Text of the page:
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Clever Claws. A New Wildlife Series Begin on TV Next Week
0 – AWhat is the world's most intelligent animal'? Television producer Mike Beynon and his team of animal experts have searched the world for the new TV series Clever Claws, which will be broadcast this autumn. You won't find any performing seals among the contenders, however, because of the animals featured use their brains to solve problems encountered in their natural environments. Mike points out that the brainiest creatures are often those that we think of as pests. "Rats, foxes and pigeons are pretty intelligent," he says. "We only call them pests because they have learnt to exploit us; instead of being frightened."
16 In the last century, animals have had to cope with enormous changes, from pollution to climate shifts. The clever creatures are those that learn to survive by adapting; those that don't, animal behavior is controlled by instinct," says Mike. "Give most creatures something new and they don't know what to do - it's only the clever ones which accept the challenge." And the first programme in the series, which you can see next Monday evening includes a few examples of just that.
17 Can an elephant be as quiet as a mouse? It seems it can! When farmers in Thailand suspected elephants of stealing their banana crops, they hung a bell around each animal's neck so that they'd get warning of an attack. But one elephant has worked out how to stop his bell ringing, so he can get to the bananas undetected. The elephant fills the bell with mud which stops the sound. But that's not all. By morning, the mud has dried and fallen out and so the locals still can't identify the mystery banana burglar!
18 And it's not only land animals that prove to .be quite bright.
Octopuses have fantastic eyesight and big brains for their size, so Mike and his team put one in a specially designed tank, designed like a maze with lots or tunnels that led nowhere and choices to make about whether to go left or right and junctions. "The octopus had a good memory and solved our puzzle by trial and error. After two weeks it could get out of that maze in under a minute," says Mike.
19 Just like humans, animals use their intelligence to their own advantage. Sometimes they even use man's inventions to get ahead of the competition. Big cats such as cheetahs and leopards have been spotted standing on safari vehicles, ready and waiting to leap out at their prey. Clever, but worrying, says Mike. "If a cheetah uses a man-made object to gain an advantage over an antelope in an attack, then that is very dangerous, because it puts nature out of balance."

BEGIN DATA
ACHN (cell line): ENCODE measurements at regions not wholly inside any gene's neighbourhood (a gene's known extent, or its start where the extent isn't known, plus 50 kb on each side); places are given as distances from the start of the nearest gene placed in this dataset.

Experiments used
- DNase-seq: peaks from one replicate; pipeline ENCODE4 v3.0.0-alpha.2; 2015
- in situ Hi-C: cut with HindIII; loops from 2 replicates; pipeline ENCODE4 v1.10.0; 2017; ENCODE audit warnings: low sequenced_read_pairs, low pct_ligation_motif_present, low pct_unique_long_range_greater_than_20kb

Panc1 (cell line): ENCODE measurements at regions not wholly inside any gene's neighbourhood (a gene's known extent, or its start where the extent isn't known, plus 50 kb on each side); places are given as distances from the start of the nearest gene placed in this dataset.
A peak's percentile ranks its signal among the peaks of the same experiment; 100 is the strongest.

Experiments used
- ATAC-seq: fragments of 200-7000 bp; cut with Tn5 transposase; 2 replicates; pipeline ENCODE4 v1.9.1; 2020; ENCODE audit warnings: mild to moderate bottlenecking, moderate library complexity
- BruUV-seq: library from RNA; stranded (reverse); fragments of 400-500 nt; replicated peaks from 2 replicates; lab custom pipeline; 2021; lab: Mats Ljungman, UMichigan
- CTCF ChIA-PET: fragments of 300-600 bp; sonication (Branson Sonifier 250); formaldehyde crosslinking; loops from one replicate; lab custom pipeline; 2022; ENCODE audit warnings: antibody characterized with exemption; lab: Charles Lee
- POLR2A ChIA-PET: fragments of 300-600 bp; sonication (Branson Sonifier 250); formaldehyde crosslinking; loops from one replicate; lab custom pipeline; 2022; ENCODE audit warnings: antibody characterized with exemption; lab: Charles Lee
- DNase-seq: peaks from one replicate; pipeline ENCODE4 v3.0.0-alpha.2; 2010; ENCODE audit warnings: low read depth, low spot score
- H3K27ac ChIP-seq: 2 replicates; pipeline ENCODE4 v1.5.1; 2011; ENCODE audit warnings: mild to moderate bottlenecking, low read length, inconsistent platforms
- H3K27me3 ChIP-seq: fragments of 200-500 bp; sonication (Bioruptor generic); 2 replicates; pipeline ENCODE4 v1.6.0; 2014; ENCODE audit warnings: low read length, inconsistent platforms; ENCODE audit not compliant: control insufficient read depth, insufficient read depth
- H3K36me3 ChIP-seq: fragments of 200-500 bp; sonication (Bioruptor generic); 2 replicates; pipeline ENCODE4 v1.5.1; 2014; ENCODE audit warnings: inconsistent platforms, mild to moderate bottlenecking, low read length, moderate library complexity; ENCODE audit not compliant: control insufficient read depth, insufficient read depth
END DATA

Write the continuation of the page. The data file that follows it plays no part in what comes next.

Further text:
20 For a programme about brainy animals, apes and monkeys feature surprisingly little in Clever Claws. Mike says that's because it's already well-known that they're intelligent. Orang-utans do get a mention, however. We see a mother helping her family cross a river full or crocodiles in Borneo. She's watched humans and so borrows a boat and paddle so that her little ones can enjoy a safe crossing. Now that's what you call intelligence!
Which paragraph mentions:
A animals that will not appear in the programme?
B an animal that managed to solve a problem quickly?
C an animal which has prevented humans controlling its behaviour?
D an animal that was able to remember things?
E the way the majority of animals react to things?
F an animal which has followed a human example?
G an example of intelligence that may not have a positive outcome?
H an animal whose behaviour reminds of a man's profession?
Task 5Read the text below. For question (21-30) choose the correct answer (A, S, C or D). Write your answer in the boxes. An example (0) has been done for you.
Some years ago, when I was working as an astronomer at the Greenwich Observatory in London, I received a letter from an elderly lady living (0) A who said: "When I was a girl, we could see so many stars, but they're not there any more. Have they faded?" Walking down from the hill on which the observatory stands, I (21) ____ the truth of what she said. Beneath me were all the lights of London and above me was the orange glow they (22) ____ into the night sky. But I could (23) _____ see any stars.
If light pollution - as this (24) ____ is known continues to increase at its present rate, our grandchildren will only (25) _____ the chance to see the stars if they visit an observatory like the one in Greenwich. Light pollution is almost (26) ___ for granted in most cities, and it is fast spreading into rural areas too. (27) ___
recent research, almost half of all Europeans and two-thirds of North Americans can no longer see the Milky Way. And this type of pollution doesn't only (28) ___ our view of the night sky, it also wastes money and causes environmental pollution. For example, a single light bulb, (29) ____ all year, releases around a quarter of a tonne of carbon dioxide into the atmosphere, (30) ___ global warming even worse.
Task 1Read the text below. Complete the story with the correct f6rms of the words in brackets. Write your answers on the lines. An example (0) has been done for you.
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